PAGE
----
People today that were told by their family histories to be Cherokees are showing often genetics that have their origins in spain with jewish and north african genes being present. This is for people still living in the south. My point being is that for these tribes was they entered FL and were coming from elsewhere and perhaps they adopted the agriculture of the former inhabitants. I do not know


Native Americans in Northwest Florida.

When tracing Indian ancestors in Okaloosa County, search the counties between Mobile, AL. and the Apalachicola River, FL. During the later part of the 19th century Creeks from south Alabama and South Georgia migrated into West Florida, adding to the small Indian population already present here. Some of those who were ‘removed,' upon returning to their home area tried to stay as close as possible to their ancestral tribal grounds. Florida Indians tended to live together in small family groups, usually in remote areas to avoid undue attention or trouble. This way they could also move quickly to another area if necessary. Creek country was from Pensacola, FL to the Apalachicola River; Seminoles were generally from Apalachicola to the East and South, the Uchees favored Uchee Valley and down to Ft. Walton Beach, FL. The Creek/Seminole people, more connected to the Georgia Creeks, centered near Perry, FL. They were not particularly close to the other tribal groups in the Panhandle. Walton County was a center of gravity in the Creek wars of 1836-37. Understanding what happened in the Florida panhandle in those years is most significant. http://bakerblockmuseum.org/nahistory.htm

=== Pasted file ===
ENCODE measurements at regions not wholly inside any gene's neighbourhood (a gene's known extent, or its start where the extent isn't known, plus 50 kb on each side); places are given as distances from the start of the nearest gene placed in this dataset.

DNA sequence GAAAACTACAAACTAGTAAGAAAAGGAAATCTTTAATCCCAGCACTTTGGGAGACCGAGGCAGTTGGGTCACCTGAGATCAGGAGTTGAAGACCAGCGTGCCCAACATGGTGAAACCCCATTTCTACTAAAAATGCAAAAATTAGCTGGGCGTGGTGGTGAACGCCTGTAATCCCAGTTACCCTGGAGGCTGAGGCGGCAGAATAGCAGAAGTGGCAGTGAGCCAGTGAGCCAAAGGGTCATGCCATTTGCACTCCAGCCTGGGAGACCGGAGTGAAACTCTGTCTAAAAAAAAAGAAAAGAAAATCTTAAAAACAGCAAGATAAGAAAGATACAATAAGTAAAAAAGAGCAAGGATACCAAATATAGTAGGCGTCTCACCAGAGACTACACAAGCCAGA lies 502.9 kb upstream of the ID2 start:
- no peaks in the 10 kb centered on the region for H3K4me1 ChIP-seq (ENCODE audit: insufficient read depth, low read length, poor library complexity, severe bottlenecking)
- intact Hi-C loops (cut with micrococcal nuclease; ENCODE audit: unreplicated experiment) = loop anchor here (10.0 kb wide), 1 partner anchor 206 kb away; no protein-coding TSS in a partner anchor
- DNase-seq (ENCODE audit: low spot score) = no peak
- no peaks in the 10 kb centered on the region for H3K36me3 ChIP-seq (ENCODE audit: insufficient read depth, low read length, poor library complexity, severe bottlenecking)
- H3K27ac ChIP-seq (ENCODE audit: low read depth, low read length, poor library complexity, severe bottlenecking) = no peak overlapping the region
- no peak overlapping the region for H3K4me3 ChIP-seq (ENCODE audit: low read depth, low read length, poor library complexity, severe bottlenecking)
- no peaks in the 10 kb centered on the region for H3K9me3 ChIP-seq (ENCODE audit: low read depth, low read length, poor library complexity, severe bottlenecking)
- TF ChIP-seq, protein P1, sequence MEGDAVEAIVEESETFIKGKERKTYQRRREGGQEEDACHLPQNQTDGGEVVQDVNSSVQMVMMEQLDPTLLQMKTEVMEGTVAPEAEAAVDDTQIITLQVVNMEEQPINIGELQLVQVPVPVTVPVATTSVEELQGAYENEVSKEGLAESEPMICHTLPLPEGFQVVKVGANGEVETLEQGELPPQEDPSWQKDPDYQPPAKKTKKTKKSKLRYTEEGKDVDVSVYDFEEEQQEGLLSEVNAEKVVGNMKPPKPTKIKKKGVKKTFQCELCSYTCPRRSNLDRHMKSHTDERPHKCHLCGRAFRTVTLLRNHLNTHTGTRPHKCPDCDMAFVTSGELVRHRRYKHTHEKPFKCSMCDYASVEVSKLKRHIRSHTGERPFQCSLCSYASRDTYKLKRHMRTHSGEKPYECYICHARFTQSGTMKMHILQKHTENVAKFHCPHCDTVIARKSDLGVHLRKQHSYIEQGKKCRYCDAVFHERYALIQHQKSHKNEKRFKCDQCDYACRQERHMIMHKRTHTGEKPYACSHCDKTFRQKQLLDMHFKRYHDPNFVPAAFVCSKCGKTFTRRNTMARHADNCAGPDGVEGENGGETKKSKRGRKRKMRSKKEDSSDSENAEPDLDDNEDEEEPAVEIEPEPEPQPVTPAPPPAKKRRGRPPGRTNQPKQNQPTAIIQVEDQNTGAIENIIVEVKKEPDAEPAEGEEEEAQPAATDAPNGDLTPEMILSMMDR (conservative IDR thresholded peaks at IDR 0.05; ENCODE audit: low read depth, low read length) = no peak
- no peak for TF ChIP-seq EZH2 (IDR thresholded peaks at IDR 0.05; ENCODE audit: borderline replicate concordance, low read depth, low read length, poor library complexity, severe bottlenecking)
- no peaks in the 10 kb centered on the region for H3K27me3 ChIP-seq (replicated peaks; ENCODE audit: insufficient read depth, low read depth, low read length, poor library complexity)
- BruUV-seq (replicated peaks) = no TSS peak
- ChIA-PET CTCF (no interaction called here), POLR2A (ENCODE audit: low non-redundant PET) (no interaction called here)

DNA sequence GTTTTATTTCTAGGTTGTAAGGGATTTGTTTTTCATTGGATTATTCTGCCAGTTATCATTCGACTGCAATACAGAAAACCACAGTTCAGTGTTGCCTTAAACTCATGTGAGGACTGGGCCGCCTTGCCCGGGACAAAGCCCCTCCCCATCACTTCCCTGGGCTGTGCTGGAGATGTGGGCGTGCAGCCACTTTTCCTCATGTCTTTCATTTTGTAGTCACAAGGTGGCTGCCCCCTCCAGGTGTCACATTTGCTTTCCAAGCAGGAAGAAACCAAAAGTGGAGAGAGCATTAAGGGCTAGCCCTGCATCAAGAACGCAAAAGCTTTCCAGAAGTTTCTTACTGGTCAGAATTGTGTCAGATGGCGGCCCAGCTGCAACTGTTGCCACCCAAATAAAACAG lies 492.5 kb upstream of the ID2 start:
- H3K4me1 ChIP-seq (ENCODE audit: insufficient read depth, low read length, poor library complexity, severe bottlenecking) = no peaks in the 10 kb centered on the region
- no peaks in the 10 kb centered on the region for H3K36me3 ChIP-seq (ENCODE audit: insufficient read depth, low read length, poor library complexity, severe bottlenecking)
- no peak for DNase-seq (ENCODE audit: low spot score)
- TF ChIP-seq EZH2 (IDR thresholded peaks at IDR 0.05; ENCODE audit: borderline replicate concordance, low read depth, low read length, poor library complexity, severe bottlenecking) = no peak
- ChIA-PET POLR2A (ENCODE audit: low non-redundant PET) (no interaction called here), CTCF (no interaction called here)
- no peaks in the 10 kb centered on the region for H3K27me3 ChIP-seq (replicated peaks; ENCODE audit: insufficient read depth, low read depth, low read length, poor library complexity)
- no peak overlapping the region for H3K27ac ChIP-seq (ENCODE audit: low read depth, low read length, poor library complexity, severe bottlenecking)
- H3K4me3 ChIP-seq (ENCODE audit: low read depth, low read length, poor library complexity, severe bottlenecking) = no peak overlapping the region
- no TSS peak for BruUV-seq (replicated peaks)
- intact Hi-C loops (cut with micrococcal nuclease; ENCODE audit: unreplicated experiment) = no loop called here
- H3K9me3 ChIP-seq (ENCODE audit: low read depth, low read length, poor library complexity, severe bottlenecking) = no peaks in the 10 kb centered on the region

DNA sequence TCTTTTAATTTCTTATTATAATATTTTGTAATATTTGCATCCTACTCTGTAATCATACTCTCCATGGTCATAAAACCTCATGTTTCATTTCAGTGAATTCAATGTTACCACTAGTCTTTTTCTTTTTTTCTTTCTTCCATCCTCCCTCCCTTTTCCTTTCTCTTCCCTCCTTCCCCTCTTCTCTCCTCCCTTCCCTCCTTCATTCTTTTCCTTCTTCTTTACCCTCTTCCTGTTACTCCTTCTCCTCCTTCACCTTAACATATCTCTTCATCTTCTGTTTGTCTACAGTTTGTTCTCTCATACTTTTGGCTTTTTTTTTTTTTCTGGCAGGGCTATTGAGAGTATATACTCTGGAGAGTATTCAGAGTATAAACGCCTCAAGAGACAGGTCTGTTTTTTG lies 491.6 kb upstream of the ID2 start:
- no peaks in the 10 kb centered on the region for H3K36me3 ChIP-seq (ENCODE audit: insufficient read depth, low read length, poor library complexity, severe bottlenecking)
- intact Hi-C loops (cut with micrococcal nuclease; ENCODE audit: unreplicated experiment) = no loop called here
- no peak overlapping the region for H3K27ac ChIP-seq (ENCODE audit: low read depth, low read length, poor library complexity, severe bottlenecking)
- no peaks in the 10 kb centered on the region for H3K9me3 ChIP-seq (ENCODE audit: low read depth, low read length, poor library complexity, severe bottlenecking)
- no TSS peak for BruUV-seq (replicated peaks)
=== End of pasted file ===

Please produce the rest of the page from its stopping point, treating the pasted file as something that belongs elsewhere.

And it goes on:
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the best you can do is select seeds and put them in ground and start growing them out in your location. also i made a post about some native seeds i tried in a thread here about seed saving kev had started. i could tell the beans were old type genetics and done neither climbing nor bushing very well...they were almost useless to me in fact.


another thing..is to wear out shoe leather getting out into country side and looking and trying to meet natives and old timers.they often have seed going back thats been handed down to them.often these type folks dont spend time on internet.worse thing happen..new gardening friends in your area.

good luck in your search for seed.